|The first excerpt represents the element of Air. It speaks of mental influences and the process of thought, and is drawn from Ivanhoe by Walter Scott:
the Lady Rowena in mine own shape, and trust
that she will set down to the vehemence of my
passion the violence of which I have been guilty.''
``And what has made thee change thy plan, De
Bracy?'' replied the Knight Templar.
``That concerns thee nothing,'' answered his
``I would hope, however, Sir Knight,'' said the
Templar, ``that this alteration of measures arises
from no suspicion of my honourable meaning, such
as Fitzurse endeavoured to instil into thee?''
|The second excerpt represents the element of Fire. It speaks of emotional influences and base passions, and is drawn from Charmides by Plato:
Charmides, than only cure the headache. I dare say that you have heard
eminent physicians say to a patient who comes to them with bad eyes, that
they cannot cure his eyes by themselves, but that if his eyes are to be
cured, his head must be treated; and then again they say that to think of
curing the head alone, and not the rest of the body also, is the height of
folly. And arguing in this way they apply their methods to the whole body,
and try to treat and heal the whole and the part together. Did you ever
observe that this is what they say?
Yes, he said.
And they are right, and you would agree with them?
Yes, he said, certainly I should.
|The third excerpt represents the element of Water. It speaks of pure spiritual influences and feelings of love, and is drawn from The Golden Threshold by Sarojini Naidu:
seemed to concentrate itself in the eyes; they turned towards
beauty as the sunflower turns towards the sun, opening wider and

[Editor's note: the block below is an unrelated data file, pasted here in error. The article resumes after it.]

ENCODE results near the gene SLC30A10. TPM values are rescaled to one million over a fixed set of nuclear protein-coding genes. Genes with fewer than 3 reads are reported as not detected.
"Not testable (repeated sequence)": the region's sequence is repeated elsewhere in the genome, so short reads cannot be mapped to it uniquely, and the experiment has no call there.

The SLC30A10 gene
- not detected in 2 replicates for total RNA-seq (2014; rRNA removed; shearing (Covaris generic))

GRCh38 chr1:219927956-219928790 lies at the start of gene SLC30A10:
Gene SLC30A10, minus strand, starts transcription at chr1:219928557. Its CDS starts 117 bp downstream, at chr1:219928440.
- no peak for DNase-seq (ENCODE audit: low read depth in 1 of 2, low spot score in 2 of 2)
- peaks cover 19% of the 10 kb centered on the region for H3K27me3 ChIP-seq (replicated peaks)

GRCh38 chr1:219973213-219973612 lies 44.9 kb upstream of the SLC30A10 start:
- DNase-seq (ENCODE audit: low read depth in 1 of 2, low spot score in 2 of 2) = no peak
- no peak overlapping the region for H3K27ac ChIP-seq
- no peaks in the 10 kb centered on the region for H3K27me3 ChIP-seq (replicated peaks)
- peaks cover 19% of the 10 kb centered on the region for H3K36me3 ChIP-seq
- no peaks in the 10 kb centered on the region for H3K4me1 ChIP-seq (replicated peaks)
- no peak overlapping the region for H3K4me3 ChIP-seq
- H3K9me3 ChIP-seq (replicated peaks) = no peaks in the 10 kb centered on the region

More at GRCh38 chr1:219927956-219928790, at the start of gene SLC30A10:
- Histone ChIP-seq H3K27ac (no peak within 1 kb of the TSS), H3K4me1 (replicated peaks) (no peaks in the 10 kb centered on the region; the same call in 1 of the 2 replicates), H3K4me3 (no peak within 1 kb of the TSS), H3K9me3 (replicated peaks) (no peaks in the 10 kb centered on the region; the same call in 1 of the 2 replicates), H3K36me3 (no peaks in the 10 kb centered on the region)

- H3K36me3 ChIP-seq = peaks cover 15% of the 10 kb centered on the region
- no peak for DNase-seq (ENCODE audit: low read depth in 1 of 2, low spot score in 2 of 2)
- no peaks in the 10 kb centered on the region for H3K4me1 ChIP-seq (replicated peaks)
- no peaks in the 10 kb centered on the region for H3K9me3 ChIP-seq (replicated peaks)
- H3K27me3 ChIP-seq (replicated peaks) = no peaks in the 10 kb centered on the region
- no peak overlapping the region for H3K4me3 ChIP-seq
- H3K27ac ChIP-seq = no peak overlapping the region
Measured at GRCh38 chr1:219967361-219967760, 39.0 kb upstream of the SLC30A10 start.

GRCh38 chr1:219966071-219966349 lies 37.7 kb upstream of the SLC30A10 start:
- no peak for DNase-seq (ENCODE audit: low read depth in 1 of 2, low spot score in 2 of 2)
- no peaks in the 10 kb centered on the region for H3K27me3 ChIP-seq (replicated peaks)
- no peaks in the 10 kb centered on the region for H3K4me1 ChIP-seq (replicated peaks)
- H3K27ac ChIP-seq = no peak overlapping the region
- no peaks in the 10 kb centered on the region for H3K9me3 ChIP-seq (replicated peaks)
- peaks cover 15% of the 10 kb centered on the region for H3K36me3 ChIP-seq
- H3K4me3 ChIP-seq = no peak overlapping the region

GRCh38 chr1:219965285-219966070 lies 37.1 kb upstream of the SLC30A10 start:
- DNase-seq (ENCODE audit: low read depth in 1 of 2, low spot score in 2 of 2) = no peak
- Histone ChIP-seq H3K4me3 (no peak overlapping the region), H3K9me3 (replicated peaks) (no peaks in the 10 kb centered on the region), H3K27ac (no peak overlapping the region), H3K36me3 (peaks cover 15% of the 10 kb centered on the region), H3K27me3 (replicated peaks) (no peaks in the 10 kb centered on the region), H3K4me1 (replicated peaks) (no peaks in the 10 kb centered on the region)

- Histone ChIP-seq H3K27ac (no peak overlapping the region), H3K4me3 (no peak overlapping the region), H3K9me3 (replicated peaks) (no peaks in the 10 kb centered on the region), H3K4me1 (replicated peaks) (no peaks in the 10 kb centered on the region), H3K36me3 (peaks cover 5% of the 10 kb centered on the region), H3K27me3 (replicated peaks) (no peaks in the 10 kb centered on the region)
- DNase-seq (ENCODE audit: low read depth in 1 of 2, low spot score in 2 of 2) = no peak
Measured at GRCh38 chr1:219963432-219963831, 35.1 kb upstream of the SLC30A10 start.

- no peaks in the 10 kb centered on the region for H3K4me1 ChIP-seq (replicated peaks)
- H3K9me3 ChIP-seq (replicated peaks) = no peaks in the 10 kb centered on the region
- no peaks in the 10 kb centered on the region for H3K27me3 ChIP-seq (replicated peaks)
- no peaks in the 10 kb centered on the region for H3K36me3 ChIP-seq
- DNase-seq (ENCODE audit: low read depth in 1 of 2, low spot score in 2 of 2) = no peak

wider until one saw nothing but the eyes.
She was dressed always in clinging dresses of Eastern silk, and
as she was so small, and her long black hair hung straight down
her back, you might have taken her for a child. She spoke
little, and in a low voice, like gentle music; and she seemed,
wherever she was, to be alone.
Through that soul I seemed to touch and take hold upon the East.
And first there was the wisdom of the East. I have never known
any one who seemed to exist on such "large draughts of
|The fourth excerpt represents the element of Earth. It speaks of physical influences and the impact of the unseen on the visible world, and is drawn from An Ideal Husband by Oscar Wilde:
LORD CAVERSHAM. [Smiling at her pertness.] If it is, we shall have
to give Lady Caversham a narcotic. Otherwise she would never consent
to have a feather touched.
LORD GORING. [With increased emphasis.] Good morning, Miss Mabel!
MABEL CHILTERN. [Turning round with feigned surprise.] Oh, are you
here? Of course you understand that after your breaking your
appointment I am never going to speak to you again.
LORD GORING. Oh, please don't say such a thing. You are the one
person in London I really like to have to listen to me.
MABEL CHILTERN. Lord Goring, I never believe a single word that